[One of CBF’s founders] Arthur Sherwood's idea was the place to teach people about the Bay is on it. It was such a simple idea, and once we really started to work with it and always in the context of making it a useful resource for classroom teachers that would dovetail into what they were doing in their curriculum, it took off. There was magic out there on those education experiences.

I think the concept that's driven us from the beginning is that you need to have both a good scientific basis and you have to have good on-the-water understanding, which comes from watermen and charter boat captains and recreational fishermen. A lot of us got our inspiration for working for CBF from growing up fishing on the Bay. So you've got to have that on-the-water knowledge and got to have good science, and then blending those things into policy is the challenge.

First Bay Memory?

1949. Sitting in a wooden skiff just outside the mouth of the Yeocomico off Sandy Point near the lower Potomac. Catching spot off an oyster reef and taking them in and eating them for supper or breakfast. I was six.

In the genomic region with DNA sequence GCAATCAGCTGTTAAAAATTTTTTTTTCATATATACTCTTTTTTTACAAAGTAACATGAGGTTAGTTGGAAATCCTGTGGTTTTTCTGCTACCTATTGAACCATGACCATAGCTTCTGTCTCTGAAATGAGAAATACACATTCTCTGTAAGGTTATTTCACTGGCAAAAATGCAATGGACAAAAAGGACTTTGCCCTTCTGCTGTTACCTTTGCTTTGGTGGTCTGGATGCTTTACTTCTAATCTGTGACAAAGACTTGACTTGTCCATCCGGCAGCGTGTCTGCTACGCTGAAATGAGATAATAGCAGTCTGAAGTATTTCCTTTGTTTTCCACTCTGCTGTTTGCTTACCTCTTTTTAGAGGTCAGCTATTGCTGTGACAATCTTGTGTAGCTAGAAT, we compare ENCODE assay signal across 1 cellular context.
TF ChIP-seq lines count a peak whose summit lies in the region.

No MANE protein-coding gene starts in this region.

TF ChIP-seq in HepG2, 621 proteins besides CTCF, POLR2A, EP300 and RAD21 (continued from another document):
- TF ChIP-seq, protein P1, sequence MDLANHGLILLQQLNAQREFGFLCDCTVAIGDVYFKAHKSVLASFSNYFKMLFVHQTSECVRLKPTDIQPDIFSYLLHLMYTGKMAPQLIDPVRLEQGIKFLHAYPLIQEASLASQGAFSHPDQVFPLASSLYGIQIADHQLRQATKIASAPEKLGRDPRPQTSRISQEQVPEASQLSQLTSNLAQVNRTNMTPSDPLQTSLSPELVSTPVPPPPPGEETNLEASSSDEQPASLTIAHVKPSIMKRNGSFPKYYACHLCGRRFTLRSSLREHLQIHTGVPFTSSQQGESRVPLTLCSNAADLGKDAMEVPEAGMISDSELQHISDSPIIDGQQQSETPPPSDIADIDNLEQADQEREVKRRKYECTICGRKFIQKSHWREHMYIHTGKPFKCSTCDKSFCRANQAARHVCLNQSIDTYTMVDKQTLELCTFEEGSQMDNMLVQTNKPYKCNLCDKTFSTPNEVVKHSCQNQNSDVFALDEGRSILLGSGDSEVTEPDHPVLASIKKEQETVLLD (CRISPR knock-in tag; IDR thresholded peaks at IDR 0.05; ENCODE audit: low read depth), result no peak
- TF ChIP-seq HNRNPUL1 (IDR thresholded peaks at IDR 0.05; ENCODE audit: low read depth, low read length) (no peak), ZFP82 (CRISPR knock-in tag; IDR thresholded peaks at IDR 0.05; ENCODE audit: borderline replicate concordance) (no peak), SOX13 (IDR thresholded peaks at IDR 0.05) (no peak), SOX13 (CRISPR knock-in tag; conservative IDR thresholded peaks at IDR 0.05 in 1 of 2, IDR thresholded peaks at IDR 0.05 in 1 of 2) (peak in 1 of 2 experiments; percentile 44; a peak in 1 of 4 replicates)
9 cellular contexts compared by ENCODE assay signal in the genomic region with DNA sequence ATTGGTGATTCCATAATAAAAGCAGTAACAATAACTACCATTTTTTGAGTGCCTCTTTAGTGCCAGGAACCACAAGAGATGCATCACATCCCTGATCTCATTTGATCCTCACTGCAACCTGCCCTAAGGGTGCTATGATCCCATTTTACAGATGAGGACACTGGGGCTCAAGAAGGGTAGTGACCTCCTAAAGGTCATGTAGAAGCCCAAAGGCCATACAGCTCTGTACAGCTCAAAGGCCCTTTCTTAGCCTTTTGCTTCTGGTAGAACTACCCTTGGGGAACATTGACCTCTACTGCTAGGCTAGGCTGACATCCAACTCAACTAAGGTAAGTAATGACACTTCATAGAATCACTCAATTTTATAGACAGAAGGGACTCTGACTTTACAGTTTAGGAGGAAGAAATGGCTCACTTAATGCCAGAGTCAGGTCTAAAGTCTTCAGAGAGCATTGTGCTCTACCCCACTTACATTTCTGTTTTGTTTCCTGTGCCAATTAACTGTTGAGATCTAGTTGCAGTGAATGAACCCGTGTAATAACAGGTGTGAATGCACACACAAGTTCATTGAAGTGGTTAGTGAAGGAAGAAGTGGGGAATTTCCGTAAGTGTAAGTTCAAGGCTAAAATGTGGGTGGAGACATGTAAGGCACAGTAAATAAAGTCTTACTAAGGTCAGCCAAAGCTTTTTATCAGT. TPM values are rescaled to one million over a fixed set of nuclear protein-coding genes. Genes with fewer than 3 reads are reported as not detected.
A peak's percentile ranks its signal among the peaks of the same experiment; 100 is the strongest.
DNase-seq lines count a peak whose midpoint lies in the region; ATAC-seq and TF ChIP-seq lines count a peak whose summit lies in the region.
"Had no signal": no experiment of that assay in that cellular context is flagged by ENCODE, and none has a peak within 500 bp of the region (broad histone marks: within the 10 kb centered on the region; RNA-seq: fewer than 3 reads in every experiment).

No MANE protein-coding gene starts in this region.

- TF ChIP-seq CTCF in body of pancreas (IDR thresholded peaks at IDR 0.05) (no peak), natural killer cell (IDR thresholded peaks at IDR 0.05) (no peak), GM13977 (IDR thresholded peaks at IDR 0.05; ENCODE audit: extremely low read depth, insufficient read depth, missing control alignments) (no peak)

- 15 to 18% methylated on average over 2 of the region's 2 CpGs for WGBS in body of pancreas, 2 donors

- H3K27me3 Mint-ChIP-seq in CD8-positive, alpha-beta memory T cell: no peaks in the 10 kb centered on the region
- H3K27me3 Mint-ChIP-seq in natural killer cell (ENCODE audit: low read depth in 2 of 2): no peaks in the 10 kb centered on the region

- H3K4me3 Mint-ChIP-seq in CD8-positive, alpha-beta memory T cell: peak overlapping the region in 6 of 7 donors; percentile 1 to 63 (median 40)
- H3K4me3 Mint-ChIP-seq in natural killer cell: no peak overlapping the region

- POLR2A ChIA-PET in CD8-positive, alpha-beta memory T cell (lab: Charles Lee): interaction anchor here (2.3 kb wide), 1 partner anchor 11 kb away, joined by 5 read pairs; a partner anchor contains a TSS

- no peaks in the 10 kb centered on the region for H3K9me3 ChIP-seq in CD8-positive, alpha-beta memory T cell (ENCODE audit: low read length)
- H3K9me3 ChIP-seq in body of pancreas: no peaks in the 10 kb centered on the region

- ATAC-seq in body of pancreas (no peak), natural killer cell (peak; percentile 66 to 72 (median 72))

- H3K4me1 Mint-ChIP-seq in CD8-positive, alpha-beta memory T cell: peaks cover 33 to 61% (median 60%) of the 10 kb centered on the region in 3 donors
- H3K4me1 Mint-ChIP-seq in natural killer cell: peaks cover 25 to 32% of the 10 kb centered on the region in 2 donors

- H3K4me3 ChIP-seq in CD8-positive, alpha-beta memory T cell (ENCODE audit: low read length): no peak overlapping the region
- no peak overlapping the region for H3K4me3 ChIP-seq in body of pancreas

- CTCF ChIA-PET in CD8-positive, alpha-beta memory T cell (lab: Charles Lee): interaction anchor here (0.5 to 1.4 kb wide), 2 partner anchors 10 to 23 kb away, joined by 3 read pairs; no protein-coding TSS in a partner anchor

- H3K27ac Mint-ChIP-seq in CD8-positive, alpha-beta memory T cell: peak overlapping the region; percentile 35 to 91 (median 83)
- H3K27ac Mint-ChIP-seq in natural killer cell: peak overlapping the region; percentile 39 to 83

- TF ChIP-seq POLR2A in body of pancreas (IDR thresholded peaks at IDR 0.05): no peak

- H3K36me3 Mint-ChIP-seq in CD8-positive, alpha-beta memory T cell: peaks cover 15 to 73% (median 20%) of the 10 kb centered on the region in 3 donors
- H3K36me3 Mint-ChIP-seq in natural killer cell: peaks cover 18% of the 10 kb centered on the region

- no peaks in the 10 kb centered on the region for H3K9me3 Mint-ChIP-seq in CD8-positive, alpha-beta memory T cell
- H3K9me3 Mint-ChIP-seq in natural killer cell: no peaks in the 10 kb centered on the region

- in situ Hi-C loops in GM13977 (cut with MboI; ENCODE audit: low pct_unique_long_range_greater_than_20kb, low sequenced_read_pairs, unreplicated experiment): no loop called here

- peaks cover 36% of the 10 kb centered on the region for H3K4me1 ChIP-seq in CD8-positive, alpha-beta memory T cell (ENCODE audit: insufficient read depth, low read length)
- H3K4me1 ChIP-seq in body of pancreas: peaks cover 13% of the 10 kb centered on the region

Two and a half. Racing a sailboat with my dad. They started us early. Put us in the cockpit to get that feel of the water . . . that's my first memory of being on the river and being a part of it. You feel the wind and the smells of the river . . . It was just part of our lives, messing around in the boatyard, always down at the boatyard, on or in the river.

It's funny how wooden boats are a common theme for all of us. It is for me, too. My earliest memories are all fishing experiences with my dad on our old wooden workboat, which was named the Mermaid. We'd go, just me and him, and sleep on the boat Friday night, and before dawn we were out running down Eastern Bay. There were grass beds in 12 feet of water in those days. We'd stop at a clammer, and get a bushel of soft shell clams for three or four dollars, and I'd shuck some for bait and grind up some for chum right there on the boat. Me and my dad had 100-rockfish days back then.

Emmy Nicklin

Emmy Nicklin

Director of Digital Communications, CBF